Allergy Bracelets for Adults: Everything to Know

While most people think of allergies as sniffles and sneezes, the reality can be very different. For some, allergies result in life-threatening anaphylaxis, a systemic allergic reaction that includes shortness of breath, swelling, and low blood pressure.

In those instances, a medical ID can save someone’s life.

Who’s Affected and the Cost of Allergies

Nearly 1 in 3 adults have seasonal allergies, eczema, food, or medication allergies.

Altogether, nearly 100 million people experience allergies in the United States. Anaphylactic food allergies alone result in 90,000 emergency room visits annually. Nasal allergies cost $3-4 billion annually, while food allergies cost around $25 billion.

Approximately 1 in 5 people have a contact allergy, a reaction to a substance that touches the skin.

Around 6.2 percent of adults, or 16 million people, have food allergies.

Drug allergies are responsible for 3-6 percent of all hospitalizations worldwide. Older adults also experience the highest death rate due to medication, food, or an unknown allergen.

Five percent of the population experiences insect allergies and 72 people die annually from insect stings.

The Most Common Allergens

Common examples of contact allergens include latex or nickel, as well as plants such as poison ivy or poison sumac. Approximately 4 percent of the population has a latex allergy, and 9.7 percent of healthcare workers have a latex allergy caused by repeated exposure.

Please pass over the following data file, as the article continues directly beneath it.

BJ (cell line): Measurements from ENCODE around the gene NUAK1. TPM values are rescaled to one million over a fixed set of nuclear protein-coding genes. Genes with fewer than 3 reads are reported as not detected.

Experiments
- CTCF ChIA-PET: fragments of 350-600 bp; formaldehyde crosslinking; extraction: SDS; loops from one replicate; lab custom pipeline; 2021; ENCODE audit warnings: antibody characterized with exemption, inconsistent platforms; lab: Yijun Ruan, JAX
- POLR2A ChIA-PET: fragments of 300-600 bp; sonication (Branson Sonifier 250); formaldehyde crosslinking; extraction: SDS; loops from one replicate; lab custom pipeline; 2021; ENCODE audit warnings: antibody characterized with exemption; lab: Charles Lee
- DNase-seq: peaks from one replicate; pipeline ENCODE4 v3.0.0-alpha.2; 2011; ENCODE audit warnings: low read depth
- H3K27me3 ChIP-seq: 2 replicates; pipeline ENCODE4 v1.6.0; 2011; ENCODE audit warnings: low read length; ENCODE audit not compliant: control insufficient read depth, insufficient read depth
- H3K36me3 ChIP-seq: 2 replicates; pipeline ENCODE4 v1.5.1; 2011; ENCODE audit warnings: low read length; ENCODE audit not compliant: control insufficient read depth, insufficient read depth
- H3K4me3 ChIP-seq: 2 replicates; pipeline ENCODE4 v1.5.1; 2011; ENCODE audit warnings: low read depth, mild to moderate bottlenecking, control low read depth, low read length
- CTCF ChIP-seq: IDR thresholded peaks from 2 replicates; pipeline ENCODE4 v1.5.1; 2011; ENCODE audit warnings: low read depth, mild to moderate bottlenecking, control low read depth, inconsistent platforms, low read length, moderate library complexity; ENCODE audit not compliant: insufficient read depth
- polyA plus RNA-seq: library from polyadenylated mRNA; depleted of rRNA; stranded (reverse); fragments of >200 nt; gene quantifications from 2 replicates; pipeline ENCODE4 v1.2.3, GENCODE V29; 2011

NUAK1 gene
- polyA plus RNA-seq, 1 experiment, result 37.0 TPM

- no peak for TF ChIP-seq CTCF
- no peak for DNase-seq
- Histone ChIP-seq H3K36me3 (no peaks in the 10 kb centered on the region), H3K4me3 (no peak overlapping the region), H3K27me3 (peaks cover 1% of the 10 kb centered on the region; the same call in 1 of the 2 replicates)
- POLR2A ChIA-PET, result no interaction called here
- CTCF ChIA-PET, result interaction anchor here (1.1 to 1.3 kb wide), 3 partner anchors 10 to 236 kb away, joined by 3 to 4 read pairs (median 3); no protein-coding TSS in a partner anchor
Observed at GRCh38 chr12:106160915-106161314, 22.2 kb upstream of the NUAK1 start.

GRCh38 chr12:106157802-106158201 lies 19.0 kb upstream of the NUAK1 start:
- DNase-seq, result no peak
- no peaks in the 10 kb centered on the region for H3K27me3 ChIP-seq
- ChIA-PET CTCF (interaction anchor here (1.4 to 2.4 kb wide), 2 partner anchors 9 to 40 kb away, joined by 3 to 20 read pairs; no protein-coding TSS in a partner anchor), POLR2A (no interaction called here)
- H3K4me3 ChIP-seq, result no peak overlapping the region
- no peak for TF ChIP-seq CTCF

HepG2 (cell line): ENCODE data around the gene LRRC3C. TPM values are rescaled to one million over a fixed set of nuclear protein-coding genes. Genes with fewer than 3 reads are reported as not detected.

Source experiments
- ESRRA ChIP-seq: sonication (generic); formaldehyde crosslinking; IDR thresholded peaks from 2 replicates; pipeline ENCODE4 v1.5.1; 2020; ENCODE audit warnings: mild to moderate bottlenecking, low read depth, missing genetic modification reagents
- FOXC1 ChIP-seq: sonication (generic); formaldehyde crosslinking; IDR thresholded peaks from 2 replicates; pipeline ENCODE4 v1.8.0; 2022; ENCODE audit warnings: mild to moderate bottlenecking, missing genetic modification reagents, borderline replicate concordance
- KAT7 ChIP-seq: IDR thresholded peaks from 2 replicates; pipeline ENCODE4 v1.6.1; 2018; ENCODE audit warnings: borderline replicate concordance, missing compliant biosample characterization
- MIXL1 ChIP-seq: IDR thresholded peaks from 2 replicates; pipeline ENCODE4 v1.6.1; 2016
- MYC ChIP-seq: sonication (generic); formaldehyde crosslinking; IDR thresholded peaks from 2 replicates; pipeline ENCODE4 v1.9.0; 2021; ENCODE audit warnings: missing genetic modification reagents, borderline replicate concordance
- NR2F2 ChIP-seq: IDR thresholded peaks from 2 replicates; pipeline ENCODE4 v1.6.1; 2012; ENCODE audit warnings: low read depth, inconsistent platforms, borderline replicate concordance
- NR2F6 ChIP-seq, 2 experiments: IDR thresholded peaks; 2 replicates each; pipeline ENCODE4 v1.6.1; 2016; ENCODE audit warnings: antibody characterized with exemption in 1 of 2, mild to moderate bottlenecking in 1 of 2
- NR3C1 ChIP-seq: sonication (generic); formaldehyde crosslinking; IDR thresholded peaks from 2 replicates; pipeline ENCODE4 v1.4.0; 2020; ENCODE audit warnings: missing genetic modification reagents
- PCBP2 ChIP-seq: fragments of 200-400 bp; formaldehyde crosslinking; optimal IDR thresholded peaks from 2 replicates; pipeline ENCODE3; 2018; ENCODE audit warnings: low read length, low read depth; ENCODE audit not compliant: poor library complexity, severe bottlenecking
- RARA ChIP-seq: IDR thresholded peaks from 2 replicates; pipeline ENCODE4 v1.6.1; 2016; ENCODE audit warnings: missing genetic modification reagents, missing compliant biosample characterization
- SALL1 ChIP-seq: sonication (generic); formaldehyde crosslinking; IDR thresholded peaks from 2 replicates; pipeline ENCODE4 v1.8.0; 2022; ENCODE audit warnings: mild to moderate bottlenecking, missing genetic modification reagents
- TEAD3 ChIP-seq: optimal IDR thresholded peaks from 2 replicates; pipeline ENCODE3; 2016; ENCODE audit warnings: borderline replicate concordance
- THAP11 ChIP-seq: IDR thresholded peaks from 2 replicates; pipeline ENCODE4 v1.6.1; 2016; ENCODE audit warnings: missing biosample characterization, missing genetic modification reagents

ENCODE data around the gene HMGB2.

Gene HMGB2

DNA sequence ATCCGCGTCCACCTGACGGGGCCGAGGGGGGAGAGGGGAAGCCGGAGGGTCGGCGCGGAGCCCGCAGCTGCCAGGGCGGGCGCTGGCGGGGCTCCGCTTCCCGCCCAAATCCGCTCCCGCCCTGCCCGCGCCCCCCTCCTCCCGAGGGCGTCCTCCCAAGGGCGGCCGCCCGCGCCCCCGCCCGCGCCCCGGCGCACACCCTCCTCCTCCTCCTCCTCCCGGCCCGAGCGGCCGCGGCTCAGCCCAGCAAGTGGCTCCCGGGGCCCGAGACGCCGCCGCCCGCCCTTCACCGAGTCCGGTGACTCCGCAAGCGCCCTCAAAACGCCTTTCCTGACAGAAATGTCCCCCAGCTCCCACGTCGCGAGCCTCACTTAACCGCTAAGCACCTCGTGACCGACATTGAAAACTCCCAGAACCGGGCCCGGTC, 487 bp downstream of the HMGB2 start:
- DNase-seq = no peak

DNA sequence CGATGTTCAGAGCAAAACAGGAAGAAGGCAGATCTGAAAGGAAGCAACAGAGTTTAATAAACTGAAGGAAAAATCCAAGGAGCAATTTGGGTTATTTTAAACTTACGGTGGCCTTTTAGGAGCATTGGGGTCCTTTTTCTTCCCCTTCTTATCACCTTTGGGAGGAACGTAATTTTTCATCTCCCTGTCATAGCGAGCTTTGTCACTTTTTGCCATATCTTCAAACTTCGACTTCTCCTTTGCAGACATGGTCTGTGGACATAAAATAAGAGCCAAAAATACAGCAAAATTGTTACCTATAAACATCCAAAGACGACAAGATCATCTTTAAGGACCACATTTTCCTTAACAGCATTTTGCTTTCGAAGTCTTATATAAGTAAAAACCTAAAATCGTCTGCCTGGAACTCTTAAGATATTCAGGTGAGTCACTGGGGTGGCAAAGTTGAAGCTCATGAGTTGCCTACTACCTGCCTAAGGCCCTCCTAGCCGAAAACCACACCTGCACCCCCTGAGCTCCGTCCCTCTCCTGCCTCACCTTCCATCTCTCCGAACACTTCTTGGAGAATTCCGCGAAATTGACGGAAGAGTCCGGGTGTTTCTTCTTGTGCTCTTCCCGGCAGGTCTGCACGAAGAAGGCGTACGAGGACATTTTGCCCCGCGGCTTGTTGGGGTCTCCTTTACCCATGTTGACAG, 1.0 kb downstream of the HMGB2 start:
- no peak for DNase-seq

Medications are responsible for the most allergy-related deaths. Nearly 10 percent of people state that they have a penicillin allergy, even though only 1 percent test positive for an actual penicillin allergy.

The most common food allergens include shellfish, peanuts, tree nuts, milk, and eggs. Sesame is an increasingly common allergen that affects approximately 1 million people and was recognized as a major allergen in the United States in 2021.

Why Should Adults Wear a Medical ID

Adults with severe allergies should consider wearing a medical ID—alerting others to this allergy can be life-saving if they experience an allergic reaction and are unable to advocate for themselves.

An accidental exposure to allergens can happen despite someone’s best efforts to avoid them, especially with food allergies. If this occurs, someone can lose the ability to speak or lose consciousness altogether rapidly. Letting the people around them know that it’s an allergic reaction allows for prompt treatment.

How to Engrave a Medical ID

Every major allergen should be included on a medical ID, including medication, food, insect, and contact allergies. At American Medical ID, you can choose from a wide variety of different medical IDs that include bracelets, necklaces, and tags to place on luggage or a backpack.

Each medical ID is completely customizable. The friendly customer support staff can be reached via phone or live online chat to answer any questions that may arise. It makes it easy to design and wear the perfect medical ID for you!


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